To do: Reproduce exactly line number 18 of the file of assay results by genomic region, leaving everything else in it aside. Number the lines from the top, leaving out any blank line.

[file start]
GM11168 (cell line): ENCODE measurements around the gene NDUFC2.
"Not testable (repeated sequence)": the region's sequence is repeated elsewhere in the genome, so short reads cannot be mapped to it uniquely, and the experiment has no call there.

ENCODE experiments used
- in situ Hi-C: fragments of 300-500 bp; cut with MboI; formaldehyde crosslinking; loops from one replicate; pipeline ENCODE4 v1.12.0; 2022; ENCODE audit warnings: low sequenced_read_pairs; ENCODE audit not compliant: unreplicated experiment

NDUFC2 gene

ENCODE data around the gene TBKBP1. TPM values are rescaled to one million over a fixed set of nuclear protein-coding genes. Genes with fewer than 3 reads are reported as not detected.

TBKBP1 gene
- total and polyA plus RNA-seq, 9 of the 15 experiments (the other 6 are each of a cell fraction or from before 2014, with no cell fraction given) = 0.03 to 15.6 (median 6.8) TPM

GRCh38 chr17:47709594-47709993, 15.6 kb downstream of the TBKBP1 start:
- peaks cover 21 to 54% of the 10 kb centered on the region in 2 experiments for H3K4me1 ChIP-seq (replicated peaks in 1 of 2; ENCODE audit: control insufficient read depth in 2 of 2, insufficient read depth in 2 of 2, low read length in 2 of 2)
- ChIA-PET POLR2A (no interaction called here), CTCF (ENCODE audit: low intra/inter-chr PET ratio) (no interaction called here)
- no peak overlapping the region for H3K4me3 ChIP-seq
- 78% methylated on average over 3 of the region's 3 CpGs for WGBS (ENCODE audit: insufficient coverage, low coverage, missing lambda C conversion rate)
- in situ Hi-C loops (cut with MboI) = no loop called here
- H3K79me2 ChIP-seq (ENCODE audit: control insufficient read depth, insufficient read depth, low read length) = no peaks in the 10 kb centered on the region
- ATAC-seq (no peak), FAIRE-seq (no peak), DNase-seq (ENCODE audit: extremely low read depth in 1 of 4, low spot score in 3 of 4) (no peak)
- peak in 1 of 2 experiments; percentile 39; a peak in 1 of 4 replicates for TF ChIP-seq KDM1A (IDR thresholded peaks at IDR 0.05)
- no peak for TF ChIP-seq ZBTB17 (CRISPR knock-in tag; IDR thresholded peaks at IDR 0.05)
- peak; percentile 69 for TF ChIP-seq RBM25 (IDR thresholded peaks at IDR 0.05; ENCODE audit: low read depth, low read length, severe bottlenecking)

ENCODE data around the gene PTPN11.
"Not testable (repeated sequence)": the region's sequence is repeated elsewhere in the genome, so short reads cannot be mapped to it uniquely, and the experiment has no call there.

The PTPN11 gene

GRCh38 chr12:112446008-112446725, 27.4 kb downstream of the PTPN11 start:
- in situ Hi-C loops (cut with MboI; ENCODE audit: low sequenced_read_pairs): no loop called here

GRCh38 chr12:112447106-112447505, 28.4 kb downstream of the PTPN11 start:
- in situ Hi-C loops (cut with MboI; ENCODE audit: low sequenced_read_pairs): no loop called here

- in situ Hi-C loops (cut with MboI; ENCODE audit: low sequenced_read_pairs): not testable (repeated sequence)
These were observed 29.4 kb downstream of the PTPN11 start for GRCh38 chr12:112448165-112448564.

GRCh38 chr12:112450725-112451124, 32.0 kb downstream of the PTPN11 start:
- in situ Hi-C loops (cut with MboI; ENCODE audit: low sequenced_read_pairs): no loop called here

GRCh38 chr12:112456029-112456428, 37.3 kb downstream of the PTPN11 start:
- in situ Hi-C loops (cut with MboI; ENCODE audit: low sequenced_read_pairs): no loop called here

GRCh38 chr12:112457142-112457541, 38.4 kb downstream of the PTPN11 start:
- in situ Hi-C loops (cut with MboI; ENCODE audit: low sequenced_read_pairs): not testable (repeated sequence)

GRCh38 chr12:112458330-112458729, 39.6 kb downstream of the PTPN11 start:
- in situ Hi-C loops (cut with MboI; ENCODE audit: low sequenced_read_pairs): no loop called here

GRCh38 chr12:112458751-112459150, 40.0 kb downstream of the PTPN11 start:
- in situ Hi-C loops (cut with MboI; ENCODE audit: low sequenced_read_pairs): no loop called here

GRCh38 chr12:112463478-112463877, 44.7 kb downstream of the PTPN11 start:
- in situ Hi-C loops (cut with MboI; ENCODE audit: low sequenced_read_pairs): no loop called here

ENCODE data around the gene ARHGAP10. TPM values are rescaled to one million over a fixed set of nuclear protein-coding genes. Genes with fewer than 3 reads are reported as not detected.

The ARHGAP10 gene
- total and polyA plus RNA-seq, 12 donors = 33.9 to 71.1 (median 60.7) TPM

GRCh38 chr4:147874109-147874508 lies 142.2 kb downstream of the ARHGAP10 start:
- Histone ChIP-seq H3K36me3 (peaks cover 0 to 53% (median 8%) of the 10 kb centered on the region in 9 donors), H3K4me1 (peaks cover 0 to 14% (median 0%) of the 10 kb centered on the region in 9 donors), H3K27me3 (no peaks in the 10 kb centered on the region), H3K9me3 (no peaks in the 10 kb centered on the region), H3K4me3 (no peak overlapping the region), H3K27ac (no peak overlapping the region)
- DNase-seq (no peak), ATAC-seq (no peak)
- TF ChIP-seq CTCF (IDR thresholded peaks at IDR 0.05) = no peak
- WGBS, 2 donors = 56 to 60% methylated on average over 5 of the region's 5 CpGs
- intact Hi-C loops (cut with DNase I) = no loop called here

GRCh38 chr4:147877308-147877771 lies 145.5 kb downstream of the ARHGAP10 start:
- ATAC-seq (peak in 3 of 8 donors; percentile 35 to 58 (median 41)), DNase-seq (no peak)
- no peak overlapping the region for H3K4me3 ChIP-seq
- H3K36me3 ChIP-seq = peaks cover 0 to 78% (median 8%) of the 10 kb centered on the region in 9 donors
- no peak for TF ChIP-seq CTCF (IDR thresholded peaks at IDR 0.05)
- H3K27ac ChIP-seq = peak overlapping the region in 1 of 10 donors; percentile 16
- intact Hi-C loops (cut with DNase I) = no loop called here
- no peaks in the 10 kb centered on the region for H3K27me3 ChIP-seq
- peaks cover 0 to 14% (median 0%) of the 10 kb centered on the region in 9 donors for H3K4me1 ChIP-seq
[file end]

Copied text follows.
- no peak for TF ChIP-seq ZBTB17 (CRISPR knock-in tag; IDR thresholded peaks at IDR 0.05)